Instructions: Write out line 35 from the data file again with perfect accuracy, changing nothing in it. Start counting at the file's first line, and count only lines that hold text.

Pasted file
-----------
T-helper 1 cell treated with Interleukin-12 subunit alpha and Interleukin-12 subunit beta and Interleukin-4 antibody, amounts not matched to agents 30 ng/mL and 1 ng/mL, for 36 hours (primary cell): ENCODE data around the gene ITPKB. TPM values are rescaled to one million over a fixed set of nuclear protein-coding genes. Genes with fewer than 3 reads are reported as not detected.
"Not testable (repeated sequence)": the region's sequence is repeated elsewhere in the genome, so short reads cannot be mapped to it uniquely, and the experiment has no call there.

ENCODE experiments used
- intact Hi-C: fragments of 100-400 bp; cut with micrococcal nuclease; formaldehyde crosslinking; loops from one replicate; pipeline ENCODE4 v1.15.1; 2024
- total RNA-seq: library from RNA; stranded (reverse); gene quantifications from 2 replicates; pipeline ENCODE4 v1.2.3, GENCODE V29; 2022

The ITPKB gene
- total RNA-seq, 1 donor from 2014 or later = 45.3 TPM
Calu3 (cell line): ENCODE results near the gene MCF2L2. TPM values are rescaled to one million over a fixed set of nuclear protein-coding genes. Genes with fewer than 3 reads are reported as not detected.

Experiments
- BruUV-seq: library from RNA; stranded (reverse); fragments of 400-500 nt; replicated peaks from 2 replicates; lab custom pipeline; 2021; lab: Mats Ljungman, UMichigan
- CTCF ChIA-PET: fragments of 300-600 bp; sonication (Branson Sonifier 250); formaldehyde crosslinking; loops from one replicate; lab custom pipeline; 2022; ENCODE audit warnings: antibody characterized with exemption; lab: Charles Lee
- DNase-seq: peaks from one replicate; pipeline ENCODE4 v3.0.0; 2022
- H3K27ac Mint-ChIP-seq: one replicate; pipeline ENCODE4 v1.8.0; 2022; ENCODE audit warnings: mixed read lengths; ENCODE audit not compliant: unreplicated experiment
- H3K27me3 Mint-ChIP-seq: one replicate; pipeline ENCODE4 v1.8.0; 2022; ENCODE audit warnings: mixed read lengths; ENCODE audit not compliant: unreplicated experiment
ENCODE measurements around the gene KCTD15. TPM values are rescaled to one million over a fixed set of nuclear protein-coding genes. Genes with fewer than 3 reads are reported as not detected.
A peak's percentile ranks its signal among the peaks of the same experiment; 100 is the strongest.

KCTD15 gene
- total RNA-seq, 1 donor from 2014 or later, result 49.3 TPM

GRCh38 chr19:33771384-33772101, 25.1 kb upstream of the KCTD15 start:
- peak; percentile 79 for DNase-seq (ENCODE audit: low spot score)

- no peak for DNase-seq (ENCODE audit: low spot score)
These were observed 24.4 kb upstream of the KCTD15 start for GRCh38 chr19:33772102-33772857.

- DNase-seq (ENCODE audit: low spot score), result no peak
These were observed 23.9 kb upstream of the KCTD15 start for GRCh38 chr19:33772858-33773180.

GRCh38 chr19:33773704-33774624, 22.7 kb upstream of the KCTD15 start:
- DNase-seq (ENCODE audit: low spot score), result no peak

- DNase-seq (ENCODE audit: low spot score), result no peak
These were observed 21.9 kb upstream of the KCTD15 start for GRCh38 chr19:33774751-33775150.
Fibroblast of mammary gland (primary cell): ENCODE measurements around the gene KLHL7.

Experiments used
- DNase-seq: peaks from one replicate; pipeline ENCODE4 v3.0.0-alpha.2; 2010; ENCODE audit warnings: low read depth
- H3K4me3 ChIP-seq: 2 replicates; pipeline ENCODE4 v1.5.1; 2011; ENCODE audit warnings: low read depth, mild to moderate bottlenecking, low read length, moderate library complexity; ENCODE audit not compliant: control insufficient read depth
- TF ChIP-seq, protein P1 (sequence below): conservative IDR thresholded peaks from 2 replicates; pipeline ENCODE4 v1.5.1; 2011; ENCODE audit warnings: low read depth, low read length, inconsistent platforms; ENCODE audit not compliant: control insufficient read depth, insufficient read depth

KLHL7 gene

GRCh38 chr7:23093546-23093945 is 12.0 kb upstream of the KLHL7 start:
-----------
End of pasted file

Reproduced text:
GRCh38 chr7:23093546-23093945 is 12.0 kb upstream of the KLHL7 start: